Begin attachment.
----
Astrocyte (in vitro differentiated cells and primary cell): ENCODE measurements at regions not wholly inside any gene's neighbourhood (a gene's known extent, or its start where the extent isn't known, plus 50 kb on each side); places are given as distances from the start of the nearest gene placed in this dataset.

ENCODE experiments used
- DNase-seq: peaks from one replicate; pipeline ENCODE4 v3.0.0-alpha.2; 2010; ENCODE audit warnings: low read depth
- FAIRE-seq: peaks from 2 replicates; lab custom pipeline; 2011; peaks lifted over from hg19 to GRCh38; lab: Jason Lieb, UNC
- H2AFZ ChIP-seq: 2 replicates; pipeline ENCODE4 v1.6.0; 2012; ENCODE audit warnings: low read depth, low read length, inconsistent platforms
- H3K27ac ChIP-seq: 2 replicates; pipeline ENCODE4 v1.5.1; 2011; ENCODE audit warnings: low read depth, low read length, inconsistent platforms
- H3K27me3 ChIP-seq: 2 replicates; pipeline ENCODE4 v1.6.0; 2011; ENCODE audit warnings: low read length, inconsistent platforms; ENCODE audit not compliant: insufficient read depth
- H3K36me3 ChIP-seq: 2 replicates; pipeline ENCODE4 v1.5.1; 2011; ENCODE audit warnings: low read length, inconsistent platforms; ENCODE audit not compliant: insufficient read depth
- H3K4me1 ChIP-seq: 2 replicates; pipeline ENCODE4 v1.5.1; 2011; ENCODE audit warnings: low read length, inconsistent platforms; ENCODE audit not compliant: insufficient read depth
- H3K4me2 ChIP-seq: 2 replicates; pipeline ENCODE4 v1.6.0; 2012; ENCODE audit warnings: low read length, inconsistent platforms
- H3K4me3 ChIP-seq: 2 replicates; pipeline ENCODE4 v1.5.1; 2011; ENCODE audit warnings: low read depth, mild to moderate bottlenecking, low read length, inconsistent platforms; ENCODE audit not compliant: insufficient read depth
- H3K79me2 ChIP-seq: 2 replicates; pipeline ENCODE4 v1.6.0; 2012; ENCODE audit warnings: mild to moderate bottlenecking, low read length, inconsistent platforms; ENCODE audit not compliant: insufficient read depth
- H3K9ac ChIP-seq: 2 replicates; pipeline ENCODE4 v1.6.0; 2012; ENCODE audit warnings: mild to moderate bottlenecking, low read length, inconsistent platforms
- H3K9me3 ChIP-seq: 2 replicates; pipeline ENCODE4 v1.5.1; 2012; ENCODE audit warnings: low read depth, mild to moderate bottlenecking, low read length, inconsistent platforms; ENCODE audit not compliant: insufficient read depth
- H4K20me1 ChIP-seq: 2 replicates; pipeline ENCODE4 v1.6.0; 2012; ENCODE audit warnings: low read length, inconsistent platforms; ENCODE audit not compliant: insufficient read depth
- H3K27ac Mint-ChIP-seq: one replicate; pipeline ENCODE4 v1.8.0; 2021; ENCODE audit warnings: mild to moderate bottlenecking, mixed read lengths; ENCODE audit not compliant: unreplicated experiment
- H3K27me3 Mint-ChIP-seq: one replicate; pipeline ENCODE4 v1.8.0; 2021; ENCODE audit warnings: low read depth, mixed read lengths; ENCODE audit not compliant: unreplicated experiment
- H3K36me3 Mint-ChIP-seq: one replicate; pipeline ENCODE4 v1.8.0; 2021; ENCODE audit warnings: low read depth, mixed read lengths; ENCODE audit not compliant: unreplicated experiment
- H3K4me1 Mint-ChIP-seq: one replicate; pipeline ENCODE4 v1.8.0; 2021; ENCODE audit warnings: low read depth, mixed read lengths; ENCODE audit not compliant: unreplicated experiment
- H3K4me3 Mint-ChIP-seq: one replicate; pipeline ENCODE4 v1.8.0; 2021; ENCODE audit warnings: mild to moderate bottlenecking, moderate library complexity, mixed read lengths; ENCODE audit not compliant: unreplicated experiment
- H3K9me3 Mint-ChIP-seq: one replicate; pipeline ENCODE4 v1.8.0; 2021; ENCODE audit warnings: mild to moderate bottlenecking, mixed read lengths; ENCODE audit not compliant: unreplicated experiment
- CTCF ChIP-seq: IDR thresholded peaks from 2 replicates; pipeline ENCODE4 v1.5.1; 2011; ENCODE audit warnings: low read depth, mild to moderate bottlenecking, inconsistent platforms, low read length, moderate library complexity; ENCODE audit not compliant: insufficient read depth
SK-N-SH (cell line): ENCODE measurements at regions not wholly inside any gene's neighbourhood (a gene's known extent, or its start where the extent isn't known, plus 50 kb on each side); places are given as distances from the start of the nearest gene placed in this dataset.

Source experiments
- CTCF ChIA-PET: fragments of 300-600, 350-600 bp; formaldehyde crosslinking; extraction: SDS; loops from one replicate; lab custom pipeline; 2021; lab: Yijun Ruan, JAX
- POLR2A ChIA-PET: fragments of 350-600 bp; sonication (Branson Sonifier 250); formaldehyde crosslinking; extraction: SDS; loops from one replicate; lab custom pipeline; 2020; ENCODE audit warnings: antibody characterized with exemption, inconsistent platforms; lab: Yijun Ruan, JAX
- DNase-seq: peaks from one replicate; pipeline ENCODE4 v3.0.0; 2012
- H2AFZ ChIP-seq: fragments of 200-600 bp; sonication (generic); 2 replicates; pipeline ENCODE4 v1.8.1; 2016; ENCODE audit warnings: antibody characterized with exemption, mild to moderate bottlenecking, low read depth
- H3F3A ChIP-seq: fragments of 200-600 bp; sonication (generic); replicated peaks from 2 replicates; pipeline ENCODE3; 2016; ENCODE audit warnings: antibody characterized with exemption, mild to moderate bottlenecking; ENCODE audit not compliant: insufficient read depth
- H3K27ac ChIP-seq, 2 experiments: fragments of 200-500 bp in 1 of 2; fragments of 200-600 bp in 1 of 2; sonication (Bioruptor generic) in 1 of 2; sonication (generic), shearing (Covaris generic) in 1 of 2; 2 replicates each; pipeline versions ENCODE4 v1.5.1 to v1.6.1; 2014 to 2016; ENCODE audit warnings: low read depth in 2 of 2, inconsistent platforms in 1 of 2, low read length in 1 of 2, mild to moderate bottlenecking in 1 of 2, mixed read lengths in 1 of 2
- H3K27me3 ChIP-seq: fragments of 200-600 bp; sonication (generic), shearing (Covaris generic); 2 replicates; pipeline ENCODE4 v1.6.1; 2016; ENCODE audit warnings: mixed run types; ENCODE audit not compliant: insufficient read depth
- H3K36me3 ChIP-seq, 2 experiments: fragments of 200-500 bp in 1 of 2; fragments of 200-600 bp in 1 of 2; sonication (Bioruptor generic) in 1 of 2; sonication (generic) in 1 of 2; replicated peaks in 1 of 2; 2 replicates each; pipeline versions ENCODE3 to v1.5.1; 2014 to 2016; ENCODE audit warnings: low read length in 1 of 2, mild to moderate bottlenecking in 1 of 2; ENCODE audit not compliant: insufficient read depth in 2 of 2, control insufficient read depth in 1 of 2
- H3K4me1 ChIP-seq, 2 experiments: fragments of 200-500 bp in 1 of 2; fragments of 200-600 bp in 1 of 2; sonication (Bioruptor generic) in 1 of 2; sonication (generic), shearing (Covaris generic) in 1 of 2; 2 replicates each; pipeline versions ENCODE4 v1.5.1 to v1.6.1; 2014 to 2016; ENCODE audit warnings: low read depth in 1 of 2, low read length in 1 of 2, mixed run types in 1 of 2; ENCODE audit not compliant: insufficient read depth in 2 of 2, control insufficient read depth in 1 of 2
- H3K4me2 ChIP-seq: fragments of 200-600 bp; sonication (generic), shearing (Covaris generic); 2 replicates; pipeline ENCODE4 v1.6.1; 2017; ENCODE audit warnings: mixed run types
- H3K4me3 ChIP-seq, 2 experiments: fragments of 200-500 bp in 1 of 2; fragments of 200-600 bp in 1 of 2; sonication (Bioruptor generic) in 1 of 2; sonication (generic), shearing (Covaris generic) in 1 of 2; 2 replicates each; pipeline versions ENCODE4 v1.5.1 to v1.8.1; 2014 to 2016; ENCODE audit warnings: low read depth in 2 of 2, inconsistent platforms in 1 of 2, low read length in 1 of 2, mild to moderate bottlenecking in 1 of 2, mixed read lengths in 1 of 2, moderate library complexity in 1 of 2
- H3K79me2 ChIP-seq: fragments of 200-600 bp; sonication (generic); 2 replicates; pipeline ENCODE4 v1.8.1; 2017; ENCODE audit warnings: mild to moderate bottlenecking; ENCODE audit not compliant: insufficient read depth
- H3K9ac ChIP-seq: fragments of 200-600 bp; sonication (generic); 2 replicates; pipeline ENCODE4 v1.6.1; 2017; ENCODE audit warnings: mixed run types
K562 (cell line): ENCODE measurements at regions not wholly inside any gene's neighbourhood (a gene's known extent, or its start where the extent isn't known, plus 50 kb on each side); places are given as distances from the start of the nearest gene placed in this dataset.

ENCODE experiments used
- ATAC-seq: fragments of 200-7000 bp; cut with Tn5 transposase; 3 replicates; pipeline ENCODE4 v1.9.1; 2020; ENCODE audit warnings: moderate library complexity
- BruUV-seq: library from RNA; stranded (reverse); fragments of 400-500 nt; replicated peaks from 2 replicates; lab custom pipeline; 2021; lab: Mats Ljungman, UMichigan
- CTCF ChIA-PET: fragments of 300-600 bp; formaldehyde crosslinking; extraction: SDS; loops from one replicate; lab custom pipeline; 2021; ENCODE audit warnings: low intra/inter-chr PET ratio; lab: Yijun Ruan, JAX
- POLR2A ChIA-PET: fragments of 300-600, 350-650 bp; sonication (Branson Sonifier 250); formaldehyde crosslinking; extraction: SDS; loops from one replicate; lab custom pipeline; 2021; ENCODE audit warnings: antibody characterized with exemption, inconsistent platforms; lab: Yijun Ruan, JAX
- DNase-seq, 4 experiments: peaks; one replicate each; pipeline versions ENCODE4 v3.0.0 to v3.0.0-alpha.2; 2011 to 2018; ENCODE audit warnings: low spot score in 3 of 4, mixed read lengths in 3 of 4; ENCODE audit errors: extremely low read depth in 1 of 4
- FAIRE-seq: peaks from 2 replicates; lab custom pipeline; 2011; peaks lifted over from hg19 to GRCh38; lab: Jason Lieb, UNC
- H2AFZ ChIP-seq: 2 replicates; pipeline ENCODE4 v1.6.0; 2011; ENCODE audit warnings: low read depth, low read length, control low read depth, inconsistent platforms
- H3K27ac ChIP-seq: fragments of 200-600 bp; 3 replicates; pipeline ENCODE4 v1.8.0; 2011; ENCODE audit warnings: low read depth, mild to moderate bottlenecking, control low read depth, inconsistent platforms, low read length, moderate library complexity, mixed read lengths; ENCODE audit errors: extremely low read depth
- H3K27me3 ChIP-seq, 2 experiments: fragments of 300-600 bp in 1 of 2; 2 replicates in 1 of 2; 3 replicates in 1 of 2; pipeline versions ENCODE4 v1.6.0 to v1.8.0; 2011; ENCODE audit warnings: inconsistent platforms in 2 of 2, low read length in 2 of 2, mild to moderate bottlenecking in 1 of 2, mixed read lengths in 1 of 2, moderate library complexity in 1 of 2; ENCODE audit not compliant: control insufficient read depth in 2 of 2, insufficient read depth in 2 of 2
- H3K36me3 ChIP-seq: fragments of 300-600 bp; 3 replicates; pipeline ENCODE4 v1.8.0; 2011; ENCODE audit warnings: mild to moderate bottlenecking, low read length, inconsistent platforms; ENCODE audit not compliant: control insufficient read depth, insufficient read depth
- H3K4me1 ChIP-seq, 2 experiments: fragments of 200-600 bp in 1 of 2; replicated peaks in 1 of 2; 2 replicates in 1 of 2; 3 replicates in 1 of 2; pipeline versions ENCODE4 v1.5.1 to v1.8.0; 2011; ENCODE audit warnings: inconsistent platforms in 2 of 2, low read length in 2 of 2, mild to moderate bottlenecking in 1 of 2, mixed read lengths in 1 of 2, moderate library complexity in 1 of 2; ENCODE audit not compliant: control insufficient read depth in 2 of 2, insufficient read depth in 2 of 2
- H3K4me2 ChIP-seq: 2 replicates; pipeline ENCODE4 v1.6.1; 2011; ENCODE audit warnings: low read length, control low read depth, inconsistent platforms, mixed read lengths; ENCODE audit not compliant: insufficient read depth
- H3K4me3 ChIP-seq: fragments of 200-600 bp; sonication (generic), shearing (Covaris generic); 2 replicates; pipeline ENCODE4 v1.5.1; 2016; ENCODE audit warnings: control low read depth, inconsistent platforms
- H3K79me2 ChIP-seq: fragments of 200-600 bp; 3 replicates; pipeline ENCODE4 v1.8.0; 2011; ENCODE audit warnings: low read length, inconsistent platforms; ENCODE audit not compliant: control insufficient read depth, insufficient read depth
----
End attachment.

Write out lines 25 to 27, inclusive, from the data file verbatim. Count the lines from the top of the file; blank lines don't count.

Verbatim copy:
- CTCF ChIA-PET: fragments of 300-600, 350-600 bp; formaldehyde crosslinking; extraction: SDS; loops from one replicate; lab custom pipeline; 2021; lab: Yijun Ruan, JAX
- POLR2A ChIA-PET: fragments of 350-600 bp; sonication (Branson Sonifier 250); formaldehyde crosslinking; extraction: SDS; loops from one replicate; lab custom pipeline; 2020; ENCODE audit warnings: antibody characterized with exemption, inconsistent platforms; lab: Yijun Ruan, JAX
- DNase-seq: peaks from one replicate; pipeline ENCODE4 v3.0.0; 2012